1. 2.
    Continue with the conversion process.

Clients in a bad state cause new backends to get stuck in SYNCING state

On a large cluster with about 2000 clients and above, the rebuild between each MCB conversion hangs. The reason is that the baseline configuration failed to sync to all the clients at the end of the rebuild.
Corrective action
  1. 1.
    Deactivate and remove the clients that were down or degraded.
  2. 2.
    Wait for the sync to finish.
  3. 3.
    If the issue persists, look at the WEKA cluster events and search for NoConnectivityToLivingNode events where the event is a peer.
  4. 4.
    Translate the node ID to a HostID and blacklist the host.

Drives are not activated correctly during phase-out

When two drives or four phase out, the conversion script goes on a loop with the error message:
“ 2023-09-04 14:55:38 mbc divider - ERROR: Error querying container status and invoking scan: The following drives did not move to the new container, ['4a7d4250-179e-42b4-ab3f-90cfcb968f64'] retrying “
This symptom occurs because the script assumes the drives belonged to the default cluster, already deleted from the host.
Corrective action
  1. 1.
    Deactivate the phased-out drives and immediately activate them. The drives automatically move to the correct container. The default container is automatically removed from the cluster.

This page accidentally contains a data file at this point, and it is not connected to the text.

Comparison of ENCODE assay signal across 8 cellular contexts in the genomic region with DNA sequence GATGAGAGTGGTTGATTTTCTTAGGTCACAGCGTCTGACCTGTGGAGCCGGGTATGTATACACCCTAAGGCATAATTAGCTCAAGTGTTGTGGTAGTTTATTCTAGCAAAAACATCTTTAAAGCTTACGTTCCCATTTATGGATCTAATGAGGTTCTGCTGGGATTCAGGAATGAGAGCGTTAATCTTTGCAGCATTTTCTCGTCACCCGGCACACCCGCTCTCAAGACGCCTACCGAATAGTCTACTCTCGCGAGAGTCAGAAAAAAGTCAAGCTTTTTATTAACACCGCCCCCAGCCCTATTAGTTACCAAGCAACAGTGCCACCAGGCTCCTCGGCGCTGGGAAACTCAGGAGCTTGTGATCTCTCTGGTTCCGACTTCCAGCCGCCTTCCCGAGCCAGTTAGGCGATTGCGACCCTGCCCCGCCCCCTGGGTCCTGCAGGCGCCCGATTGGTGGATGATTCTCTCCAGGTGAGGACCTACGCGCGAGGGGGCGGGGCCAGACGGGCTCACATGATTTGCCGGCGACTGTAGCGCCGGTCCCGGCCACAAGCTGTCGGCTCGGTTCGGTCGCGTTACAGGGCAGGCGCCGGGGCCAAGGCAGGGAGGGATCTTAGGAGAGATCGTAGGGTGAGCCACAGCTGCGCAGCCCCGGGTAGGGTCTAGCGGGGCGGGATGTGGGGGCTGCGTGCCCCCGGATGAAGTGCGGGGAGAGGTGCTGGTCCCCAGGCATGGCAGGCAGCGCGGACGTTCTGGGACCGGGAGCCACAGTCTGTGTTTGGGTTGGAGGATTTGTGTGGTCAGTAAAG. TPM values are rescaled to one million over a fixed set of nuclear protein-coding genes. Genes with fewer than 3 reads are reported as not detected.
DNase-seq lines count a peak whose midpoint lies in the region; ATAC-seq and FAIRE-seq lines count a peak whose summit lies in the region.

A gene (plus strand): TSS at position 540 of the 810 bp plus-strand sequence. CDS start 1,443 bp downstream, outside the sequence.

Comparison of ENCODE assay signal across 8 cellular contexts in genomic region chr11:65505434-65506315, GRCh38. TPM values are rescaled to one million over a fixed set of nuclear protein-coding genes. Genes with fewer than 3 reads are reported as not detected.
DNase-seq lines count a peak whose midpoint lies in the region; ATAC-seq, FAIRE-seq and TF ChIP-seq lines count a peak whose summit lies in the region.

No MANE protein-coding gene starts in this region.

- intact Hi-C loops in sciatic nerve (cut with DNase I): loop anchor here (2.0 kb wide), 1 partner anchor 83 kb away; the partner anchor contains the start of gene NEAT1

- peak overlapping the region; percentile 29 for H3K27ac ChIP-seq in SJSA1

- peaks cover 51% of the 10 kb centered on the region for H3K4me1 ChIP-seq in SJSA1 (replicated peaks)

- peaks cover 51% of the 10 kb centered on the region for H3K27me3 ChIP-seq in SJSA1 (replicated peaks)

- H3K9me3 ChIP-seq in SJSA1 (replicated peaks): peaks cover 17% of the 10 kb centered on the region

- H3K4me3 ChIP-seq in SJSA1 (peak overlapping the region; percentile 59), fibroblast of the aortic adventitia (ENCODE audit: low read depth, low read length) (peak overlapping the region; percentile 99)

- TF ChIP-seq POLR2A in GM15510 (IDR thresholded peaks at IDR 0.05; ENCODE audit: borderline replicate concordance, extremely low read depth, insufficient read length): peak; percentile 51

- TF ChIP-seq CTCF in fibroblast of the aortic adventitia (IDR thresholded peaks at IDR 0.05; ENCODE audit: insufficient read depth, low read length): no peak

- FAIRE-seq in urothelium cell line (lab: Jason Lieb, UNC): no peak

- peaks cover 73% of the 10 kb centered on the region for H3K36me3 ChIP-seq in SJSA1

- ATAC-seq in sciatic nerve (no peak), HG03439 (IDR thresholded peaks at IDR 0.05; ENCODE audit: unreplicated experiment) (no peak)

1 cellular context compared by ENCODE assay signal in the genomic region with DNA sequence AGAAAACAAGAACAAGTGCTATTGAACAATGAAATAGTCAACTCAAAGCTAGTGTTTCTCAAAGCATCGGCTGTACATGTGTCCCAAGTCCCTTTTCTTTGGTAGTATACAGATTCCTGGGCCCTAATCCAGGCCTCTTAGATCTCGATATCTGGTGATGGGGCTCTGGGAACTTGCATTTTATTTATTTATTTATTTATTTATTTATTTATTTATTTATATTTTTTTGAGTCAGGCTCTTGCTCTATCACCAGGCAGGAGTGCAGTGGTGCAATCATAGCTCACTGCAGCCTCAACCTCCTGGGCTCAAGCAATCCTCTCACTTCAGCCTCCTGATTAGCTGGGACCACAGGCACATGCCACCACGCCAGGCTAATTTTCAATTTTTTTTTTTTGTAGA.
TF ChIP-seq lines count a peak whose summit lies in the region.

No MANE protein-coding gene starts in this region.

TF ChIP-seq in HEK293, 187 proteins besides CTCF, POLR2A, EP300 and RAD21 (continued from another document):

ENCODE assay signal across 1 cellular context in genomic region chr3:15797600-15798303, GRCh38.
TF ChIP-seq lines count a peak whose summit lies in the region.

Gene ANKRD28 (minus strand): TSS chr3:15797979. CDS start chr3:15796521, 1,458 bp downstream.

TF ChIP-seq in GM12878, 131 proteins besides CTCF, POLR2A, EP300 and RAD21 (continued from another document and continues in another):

2. 2.
    If the default container is not moved as expected, manually remove the default container from the cluster configuration. Run the command: weka cluster container remove, with the --no-unimprint flag.
  3. 3.
    Check the host with the error.
  4. 4.
    If the containers do not start at boot, run the command: weka local enable.

Too much memory on the Compute container

The compute container takes too long to start due to RAM allocation.
Corrective action
Do one of the following:
  • Before starting the conversion again, reduce the memory size of each container. When the conversion completes, change the memory size back.
  • Change the memory at the MCB conversion using the flag -m 150. This flag sets the RAM to 150 GiB. When the conversion completes, change the memory size back.
To change the RAM to the previous size, run the command weka local resources for the compute container. The drive and frontend containers do not need more memory.
When this error occurs, the drive container is still active, with all the drives, and the default container is stopped.
To reverse, create the other containers manually or remove the drives container and restart the default container. If the drives are phased out or unavailable, deactivate the phased-out drives and immediately activate them. Alternatively, remove the drives and re-add them. See Drives are not activated correctly during phase-out.

Compute0 conversion failed on VMware hosts